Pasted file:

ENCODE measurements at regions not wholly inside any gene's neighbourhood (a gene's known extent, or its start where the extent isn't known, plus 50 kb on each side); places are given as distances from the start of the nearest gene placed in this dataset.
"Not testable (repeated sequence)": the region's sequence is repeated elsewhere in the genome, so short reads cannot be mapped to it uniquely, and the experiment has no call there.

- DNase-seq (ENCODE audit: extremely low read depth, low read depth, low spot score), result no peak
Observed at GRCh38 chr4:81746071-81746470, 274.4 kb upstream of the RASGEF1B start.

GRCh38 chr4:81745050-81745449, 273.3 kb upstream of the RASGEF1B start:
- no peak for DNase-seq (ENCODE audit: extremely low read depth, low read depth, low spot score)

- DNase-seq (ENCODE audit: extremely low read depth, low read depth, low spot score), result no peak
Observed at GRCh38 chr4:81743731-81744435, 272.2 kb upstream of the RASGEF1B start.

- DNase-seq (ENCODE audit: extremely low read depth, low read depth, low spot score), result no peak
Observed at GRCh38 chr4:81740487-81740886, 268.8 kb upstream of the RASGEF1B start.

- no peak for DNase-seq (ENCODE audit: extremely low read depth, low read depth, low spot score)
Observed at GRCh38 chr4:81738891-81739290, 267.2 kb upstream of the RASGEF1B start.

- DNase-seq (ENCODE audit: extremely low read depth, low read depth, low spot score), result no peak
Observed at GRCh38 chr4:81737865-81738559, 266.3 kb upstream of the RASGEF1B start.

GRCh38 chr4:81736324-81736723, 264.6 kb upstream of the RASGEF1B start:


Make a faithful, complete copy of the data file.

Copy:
ENCODE measurements at regions not wholly inside any gene's neighbourhood (a gene's known extent, or its start where the extent isn't known, plus 50 kb on each side); places are given as distances from the start of the nearest gene placed in this dataset.
"Not testable (repeated sequence)": the region's sequence is repeated elsewhere in the genome, so short reads cannot be mapped to it uniquely, and the experiment has no call there.

- DNase-seq (ENCODE audit: extremely low read depth, low read depth, low spot score), result no peak
Observed at GRCh38 chr4:81746071-81746470, 274.4 kb upstream of the RASGEF1B start.

GRCh38 chr4:81745050-81745449, 273.3 kb upstream of the RASGEF1B start:
- no peak for DNase-seq (ENCODE audit: extremely low read depth, low read depth, low spot score)

- DNase-seq (ENCODE audit: extremely low read depth, low read depth, low spot score), result no peak
Observed at GRCh38 chr4:81743731-81744435, 272.2 kb upstream of the RASGEF1B start.

- DNase-seq (ENCODE audit: extremely low read depth, low read depth, low spot score), result no peak
Observed at GRCh38 chr4:81740487-81740886, 268.8 kb upstream of the RASGEF1B start.

- no peak for DNase-seq (ENCODE audit: extremely low read depth, low read depth, low spot score)
Observed at GRCh38 chr4:81738891-81739290, 267.2 kb upstream of the RASGEF1B start.

- DNase-seq (ENCODE audit: extremely low read depth, low read depth, low spot score), result no peak
Observed at GRCh38 chr4:81737865-81738559, 266.3 kb upstream of the RASGEF1B start.

GRCh38 chr4:81736324-81736723, 264.6 kb upstream of the RASGEF1B start: